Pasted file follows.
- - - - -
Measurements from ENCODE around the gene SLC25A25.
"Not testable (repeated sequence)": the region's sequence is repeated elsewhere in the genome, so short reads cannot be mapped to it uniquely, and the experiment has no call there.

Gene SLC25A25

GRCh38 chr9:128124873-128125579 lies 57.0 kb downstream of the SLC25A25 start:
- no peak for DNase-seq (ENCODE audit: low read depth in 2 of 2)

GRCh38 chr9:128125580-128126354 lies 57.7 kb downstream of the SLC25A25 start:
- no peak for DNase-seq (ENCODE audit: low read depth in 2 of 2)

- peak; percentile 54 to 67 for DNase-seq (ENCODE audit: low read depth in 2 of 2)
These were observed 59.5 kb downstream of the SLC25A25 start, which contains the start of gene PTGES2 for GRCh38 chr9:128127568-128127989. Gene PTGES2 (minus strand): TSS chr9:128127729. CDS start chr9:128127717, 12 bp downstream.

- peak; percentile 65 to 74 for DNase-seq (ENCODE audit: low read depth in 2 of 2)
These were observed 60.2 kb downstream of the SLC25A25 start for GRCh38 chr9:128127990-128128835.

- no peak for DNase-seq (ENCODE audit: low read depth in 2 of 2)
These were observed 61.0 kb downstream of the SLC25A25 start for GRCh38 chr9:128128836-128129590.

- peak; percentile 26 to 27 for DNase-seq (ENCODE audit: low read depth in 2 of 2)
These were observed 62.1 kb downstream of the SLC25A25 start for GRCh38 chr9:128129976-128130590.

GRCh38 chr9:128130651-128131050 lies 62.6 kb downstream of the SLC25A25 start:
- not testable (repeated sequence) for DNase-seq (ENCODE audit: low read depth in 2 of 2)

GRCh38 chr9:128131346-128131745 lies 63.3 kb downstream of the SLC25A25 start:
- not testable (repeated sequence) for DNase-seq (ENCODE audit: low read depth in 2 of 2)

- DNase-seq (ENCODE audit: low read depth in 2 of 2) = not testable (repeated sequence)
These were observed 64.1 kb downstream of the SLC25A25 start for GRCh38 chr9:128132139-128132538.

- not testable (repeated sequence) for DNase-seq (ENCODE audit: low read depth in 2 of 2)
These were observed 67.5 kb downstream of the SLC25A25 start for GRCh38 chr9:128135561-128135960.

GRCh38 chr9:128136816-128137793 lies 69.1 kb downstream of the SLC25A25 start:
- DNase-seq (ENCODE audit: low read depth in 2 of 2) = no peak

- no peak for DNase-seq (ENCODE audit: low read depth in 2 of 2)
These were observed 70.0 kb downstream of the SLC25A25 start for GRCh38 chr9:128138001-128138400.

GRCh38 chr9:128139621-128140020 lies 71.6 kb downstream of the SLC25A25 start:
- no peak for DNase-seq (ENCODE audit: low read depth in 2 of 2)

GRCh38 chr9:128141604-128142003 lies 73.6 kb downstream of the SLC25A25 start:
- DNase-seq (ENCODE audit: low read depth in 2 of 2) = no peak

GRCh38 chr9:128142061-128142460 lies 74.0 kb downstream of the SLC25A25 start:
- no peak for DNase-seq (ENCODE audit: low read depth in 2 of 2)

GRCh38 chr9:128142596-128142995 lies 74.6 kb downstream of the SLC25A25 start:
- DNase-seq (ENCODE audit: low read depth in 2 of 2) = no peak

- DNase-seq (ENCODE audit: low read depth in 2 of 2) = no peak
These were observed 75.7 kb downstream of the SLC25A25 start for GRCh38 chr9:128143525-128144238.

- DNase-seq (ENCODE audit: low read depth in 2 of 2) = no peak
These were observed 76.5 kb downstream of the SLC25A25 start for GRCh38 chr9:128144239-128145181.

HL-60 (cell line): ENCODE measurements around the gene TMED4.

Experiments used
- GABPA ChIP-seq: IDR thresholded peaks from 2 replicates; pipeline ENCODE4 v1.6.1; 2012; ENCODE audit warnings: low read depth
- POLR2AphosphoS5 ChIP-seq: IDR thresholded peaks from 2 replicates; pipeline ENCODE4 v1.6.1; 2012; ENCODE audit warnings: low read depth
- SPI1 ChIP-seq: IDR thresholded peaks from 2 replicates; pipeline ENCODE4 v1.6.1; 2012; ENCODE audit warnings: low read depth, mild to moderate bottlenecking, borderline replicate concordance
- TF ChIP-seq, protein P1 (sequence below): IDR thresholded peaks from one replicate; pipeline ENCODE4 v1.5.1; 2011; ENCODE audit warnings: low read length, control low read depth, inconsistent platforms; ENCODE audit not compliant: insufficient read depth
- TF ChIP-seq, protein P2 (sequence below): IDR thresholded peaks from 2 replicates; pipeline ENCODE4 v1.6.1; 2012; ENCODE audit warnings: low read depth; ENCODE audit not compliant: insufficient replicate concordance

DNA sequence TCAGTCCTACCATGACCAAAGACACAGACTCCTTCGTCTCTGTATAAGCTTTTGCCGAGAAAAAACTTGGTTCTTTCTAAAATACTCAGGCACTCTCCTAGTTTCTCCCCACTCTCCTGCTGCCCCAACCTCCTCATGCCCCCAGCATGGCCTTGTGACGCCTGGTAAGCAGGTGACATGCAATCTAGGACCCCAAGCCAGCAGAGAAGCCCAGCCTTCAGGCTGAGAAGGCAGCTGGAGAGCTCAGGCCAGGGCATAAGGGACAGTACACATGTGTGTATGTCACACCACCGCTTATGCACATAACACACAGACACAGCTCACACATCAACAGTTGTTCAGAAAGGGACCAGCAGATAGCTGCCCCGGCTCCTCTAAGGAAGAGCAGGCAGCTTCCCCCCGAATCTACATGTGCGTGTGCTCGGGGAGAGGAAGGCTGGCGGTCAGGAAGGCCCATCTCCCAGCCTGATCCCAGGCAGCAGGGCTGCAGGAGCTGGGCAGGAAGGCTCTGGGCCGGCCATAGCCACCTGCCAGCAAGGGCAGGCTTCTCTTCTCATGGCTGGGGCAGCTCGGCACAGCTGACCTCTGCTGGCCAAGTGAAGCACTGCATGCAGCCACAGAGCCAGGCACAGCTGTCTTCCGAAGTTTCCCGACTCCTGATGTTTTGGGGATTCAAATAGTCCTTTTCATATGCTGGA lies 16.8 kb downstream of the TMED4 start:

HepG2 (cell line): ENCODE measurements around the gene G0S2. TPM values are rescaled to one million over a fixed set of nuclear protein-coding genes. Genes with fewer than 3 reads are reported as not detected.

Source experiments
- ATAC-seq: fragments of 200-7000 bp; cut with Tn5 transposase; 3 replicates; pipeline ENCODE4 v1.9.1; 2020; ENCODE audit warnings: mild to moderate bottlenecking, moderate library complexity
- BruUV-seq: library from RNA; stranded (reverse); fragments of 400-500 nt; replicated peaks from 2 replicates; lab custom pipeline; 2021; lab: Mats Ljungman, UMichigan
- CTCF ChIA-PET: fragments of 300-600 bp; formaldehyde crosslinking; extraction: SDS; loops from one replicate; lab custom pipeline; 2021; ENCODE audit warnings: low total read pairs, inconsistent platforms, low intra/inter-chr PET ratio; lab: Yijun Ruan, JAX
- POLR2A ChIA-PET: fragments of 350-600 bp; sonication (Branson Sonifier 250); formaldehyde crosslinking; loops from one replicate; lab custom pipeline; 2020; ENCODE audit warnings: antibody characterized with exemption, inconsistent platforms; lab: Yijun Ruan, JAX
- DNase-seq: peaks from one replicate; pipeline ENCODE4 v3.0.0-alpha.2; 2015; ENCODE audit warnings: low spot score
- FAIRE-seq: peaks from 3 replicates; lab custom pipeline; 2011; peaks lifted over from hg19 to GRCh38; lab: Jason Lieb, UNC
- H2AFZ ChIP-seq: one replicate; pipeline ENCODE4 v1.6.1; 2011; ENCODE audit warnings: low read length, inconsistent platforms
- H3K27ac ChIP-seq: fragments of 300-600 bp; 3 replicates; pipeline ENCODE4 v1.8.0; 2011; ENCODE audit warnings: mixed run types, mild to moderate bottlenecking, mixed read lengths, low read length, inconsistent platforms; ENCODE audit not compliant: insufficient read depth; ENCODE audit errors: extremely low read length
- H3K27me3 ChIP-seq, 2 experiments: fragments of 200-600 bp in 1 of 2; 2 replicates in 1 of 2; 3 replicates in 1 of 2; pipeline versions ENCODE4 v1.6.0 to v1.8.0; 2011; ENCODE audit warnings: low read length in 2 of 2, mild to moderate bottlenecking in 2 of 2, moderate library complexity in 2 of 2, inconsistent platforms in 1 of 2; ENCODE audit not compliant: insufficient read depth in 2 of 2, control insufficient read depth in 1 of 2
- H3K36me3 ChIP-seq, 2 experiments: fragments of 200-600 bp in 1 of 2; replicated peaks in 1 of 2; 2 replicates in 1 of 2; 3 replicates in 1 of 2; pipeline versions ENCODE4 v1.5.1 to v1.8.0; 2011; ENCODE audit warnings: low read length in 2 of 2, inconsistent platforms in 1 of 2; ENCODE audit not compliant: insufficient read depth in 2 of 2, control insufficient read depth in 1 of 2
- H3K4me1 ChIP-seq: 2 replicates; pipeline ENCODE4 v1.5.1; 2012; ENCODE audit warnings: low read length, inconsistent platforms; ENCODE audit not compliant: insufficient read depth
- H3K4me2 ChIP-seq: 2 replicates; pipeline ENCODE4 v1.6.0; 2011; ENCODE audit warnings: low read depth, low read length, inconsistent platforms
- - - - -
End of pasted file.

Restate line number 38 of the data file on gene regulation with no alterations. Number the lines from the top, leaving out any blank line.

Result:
- DNase-seq (ENCODE audit: low read depth in 2 of 2) = no peak